Taking chances here and there

When I was in middle school, I wanted to be a truck driver. Out on the open road like BJ and the Bear, without a care in the world except my haul. Then, my career plans changed – I wanted to be a van painter, traveling around the US turning people’s vehicles into pure magic through scenes depicting wolves, cougars, stallions, and other majestic creatures. I remember seeing a magazine article that featured someone who actually lived in their van (yes, there were shag carpets and lots of colors inside) and I thought that was the best way to live (apparently I wasn’t too concerned about showering and using the toilet back then). Kudos to my parents who just smiled and nodded as I planned my future – if they ever panicked on the inside, they didn’t show it, nor did they shut down my dreams.

For whatever reason, I really didn’t see these two wishes as a part of me that remains – until I read a blog post from a friend who is currently traveling a good chunk of the world on a motorcycle. She opened her story with “As a kid I wanted to be a truck driver so that I could be always on the road…” And that was it. My early life plans, although different, were about wanting to live freely, not being tied to a particular place. Wanting to experience new places, people, moments. I can even throw in my 4th-grade goal of being an archaeologist into the mix (thank you King Tut exhibit) – a job with travel as a primary focus. Until today, I honestly saw all these ideas as simply trying to figure out what I wanted to be when I grew up, and just figured those jobs were the coolest I could come up with at the time (read more on my thoughts on the career decisions and paths of youth, here). Turns out, truck driver, van painter, and archaeologist have more in common than I realized. And even though I am trying to settle back into the US, the open road keeps calling (photo credit).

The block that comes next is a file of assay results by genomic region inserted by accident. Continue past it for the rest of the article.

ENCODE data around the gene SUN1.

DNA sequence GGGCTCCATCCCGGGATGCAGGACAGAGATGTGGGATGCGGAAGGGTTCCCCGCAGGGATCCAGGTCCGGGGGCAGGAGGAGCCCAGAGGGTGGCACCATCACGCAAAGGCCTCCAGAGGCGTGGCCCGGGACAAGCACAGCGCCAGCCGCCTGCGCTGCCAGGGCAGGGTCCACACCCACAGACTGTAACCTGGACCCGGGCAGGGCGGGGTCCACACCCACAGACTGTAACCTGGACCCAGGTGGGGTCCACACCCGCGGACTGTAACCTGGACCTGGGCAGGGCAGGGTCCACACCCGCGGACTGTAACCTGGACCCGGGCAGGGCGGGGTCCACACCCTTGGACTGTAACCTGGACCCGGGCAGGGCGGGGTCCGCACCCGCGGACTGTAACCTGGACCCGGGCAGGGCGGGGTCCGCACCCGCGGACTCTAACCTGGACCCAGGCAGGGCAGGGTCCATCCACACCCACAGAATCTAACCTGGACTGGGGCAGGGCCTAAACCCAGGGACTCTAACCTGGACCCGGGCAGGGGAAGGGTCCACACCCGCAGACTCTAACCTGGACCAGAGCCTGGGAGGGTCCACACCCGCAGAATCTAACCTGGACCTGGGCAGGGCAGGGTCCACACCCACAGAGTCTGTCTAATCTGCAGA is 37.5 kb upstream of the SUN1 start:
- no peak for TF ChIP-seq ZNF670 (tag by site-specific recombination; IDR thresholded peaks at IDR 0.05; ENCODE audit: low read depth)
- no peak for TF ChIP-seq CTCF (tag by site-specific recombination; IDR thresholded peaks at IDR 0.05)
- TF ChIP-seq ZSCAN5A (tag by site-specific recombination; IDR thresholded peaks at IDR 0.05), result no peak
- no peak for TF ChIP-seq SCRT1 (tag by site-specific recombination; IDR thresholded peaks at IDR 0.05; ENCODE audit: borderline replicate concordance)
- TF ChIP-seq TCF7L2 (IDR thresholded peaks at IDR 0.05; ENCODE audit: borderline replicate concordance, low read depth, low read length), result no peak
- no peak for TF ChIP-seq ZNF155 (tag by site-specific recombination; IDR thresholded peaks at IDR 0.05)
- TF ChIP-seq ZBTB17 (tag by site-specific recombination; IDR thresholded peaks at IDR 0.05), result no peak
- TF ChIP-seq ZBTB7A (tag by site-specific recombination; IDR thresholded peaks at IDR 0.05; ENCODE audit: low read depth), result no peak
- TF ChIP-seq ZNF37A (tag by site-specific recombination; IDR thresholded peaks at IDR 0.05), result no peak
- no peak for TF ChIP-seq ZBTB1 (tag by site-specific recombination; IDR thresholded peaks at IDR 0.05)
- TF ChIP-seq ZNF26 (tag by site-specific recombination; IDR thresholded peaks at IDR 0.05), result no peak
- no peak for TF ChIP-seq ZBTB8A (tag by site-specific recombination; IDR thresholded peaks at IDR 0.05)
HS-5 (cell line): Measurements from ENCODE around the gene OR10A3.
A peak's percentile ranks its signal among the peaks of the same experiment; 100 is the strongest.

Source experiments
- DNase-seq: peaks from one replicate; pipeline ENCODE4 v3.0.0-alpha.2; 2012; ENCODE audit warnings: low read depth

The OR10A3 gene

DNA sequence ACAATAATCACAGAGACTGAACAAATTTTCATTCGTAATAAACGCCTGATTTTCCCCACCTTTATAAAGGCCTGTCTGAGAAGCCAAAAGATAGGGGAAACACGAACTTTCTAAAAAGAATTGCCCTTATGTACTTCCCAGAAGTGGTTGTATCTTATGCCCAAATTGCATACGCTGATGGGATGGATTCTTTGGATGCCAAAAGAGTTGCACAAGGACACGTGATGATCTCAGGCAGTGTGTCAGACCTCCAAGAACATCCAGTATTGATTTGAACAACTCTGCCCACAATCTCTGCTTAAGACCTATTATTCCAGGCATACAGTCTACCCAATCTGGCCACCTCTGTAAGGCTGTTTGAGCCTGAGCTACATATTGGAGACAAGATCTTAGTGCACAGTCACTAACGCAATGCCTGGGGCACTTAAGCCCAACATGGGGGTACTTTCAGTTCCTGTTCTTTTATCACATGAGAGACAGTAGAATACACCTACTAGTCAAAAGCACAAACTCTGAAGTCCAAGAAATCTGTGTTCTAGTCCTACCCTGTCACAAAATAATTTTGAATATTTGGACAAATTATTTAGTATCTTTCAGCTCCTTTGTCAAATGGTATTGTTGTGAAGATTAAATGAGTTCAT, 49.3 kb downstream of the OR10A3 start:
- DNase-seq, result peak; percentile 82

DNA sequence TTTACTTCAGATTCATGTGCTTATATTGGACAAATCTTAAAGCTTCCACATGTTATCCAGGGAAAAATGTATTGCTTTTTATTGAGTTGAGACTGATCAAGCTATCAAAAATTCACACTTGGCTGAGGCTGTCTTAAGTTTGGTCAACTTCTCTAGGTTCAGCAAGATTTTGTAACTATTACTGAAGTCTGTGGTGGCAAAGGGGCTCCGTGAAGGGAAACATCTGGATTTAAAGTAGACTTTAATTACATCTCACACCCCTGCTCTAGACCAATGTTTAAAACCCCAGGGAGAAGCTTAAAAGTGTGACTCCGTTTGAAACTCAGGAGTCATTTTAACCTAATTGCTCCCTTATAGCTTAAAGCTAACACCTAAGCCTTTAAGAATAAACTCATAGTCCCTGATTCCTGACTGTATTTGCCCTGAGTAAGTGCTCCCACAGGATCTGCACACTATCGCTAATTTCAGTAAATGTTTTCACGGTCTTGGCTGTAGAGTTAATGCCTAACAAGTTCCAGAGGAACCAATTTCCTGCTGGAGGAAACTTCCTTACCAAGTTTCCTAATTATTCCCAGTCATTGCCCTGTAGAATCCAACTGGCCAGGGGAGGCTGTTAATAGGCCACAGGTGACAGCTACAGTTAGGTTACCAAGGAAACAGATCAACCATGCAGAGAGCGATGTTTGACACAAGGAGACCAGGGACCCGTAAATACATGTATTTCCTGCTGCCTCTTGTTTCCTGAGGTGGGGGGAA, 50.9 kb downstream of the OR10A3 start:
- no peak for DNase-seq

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This could have been me.

A recent blog post from the Wall Street Journal helps me in my struggle to understand what draws me away: Away from security and loved ones. Away from establishing myself. Away from, what seems to be on some level, common sense. Here’s a quote from that blog explaining why expats are so drawn to their lives away from “home:” “Across all walks of expat life, many foreigners are united in their hesitation to “go back,” a description that often means more than just going home and implies returning to a previous state.”

Yes! That’s a huge part of it for me. There are many ways in which I’ve changed after traveling for two years. I like those changes. I don’t want to go back to the way I was before I left. But I feel myself slipping into that familiar role, into those same reactions to things I worked hard to shed. It’s all well and good to come back to my favorite cocktail at my favorite bar, or an Al Pastor taco – but coming back to certain aspects of my “previous state” is NOT something to savor. I accept the things that I did when I did them, but that doesn’t mean it’s a good idea to do them again. Yet, in some ways, that is exactly what I am doing. And I’m not sure what to do about it beyond being mindful, noticing, and trying to practice self-compassion.

Another point in this WSJ post is about how living as an expat allows more opportunities to take chances, fail, try something else, and learn from the experience. The environment of another country can be so different that somehow it can “soften fears of failure. Foreigners are sometimes granted unspoken permission to try things that might be discouraged in their home countries. The combination can lead expats to take more risks…the expat life always offers another chance to make it all different…you can make amends with the mistakes you’ve done or miscalculations and start anew.”